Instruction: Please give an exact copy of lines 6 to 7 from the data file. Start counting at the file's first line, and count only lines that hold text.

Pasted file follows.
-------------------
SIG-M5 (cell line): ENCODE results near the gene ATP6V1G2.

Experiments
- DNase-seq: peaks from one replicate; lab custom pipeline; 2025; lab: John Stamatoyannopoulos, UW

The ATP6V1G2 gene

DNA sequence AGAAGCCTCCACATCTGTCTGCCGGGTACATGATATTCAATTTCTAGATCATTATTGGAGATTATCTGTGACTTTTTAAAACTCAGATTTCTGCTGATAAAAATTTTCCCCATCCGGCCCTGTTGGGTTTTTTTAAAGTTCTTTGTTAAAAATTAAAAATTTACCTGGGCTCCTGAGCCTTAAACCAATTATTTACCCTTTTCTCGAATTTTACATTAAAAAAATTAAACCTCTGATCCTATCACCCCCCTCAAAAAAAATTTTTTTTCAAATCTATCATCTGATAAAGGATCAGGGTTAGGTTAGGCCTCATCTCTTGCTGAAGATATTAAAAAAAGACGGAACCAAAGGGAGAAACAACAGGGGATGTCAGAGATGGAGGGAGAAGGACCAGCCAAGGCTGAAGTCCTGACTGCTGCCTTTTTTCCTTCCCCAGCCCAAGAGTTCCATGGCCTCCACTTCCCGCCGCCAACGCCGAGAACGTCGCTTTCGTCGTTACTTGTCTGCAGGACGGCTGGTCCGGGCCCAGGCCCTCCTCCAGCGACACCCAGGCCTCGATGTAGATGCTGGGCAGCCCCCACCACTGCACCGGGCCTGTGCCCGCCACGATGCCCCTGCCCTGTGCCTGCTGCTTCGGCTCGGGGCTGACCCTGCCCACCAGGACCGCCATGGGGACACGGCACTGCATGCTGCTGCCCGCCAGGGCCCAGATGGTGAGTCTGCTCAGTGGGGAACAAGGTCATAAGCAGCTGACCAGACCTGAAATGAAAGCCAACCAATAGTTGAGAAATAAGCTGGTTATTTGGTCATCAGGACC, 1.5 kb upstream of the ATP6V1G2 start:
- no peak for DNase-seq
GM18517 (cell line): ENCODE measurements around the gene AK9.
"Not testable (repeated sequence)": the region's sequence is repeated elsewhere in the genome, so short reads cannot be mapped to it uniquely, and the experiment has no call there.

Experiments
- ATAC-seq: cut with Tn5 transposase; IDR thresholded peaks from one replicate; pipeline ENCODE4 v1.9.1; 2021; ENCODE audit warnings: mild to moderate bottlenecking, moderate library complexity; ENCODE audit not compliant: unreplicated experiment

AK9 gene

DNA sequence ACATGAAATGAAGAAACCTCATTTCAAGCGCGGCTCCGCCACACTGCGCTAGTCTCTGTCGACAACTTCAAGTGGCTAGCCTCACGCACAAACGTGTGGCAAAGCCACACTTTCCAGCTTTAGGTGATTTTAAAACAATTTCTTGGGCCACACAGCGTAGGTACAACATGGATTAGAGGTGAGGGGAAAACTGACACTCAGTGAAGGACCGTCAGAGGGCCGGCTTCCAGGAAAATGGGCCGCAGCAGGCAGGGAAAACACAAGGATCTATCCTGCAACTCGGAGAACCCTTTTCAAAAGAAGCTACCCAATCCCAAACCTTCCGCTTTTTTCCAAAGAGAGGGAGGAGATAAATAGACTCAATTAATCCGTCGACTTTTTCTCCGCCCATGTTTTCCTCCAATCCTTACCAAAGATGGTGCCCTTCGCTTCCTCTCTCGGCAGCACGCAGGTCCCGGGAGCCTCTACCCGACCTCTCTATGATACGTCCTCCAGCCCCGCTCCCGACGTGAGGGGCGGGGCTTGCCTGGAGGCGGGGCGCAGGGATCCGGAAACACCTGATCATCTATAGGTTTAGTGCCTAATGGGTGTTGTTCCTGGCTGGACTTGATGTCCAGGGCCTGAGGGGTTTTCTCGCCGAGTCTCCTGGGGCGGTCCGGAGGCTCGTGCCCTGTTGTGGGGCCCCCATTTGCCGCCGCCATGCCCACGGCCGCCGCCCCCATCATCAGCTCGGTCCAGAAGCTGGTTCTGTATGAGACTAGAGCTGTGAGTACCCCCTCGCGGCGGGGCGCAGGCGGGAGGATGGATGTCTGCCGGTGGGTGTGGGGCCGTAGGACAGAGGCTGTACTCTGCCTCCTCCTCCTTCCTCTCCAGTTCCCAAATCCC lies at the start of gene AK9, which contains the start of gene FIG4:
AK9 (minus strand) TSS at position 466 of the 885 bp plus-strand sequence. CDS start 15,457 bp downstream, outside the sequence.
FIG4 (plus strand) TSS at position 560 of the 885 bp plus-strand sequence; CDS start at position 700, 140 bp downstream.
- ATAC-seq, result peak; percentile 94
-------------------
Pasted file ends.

- no peak for DNase-seq
GM18517 (cell line): ENCODE measurements around the gene AK9.